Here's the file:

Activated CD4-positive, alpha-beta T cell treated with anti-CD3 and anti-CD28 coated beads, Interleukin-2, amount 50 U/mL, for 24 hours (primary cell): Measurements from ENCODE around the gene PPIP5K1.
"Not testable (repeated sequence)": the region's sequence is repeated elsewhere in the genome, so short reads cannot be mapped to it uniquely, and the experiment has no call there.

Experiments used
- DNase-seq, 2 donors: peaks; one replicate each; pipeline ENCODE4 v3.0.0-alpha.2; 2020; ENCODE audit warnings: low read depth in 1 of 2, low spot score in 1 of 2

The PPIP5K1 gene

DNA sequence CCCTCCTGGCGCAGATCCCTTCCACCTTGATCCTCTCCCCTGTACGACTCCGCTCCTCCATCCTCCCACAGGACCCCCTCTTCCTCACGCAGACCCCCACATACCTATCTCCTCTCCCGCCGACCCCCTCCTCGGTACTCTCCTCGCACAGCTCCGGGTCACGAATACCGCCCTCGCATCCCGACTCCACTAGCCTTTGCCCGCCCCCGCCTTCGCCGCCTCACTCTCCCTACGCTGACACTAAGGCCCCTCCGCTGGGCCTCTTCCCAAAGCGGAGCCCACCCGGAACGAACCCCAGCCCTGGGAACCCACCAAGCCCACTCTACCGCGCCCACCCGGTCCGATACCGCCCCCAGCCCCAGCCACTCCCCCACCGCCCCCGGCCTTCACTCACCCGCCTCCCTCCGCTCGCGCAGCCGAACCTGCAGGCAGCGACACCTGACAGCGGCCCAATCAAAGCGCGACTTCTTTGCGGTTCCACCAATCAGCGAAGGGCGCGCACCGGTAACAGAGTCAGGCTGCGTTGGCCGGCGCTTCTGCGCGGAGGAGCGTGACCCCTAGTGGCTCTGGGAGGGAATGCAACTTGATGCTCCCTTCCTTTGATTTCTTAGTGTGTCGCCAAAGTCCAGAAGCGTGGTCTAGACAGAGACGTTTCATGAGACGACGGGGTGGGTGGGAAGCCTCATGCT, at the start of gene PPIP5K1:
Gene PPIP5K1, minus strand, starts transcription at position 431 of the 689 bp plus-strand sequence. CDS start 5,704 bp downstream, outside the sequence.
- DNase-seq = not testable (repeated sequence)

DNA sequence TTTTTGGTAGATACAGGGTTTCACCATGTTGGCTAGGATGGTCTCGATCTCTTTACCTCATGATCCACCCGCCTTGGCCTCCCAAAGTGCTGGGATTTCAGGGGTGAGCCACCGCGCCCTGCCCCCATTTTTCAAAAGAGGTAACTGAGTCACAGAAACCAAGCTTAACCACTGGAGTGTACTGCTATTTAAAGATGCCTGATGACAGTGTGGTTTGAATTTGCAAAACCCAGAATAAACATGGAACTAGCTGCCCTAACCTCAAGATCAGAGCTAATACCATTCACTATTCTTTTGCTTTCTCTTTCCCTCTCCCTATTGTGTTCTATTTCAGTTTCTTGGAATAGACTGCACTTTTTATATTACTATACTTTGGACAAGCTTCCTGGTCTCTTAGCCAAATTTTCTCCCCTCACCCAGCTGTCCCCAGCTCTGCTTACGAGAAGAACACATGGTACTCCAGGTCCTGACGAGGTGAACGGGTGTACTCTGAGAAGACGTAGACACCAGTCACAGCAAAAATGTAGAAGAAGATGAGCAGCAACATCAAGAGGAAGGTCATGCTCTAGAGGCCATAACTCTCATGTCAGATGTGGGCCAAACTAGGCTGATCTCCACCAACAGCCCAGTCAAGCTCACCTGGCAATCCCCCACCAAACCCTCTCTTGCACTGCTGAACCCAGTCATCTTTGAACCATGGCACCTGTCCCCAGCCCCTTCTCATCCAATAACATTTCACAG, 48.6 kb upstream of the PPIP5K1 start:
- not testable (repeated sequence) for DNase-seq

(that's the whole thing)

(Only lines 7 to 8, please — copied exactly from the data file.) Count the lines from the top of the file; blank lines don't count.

Gene PPIP5K1, minus strand, starts transcription at position 431 of the 689 bp plus-strand sequence. CDS start 5,704 bp downstream, outside the sequence.
- DNase-seq = not testable (repeated sequence)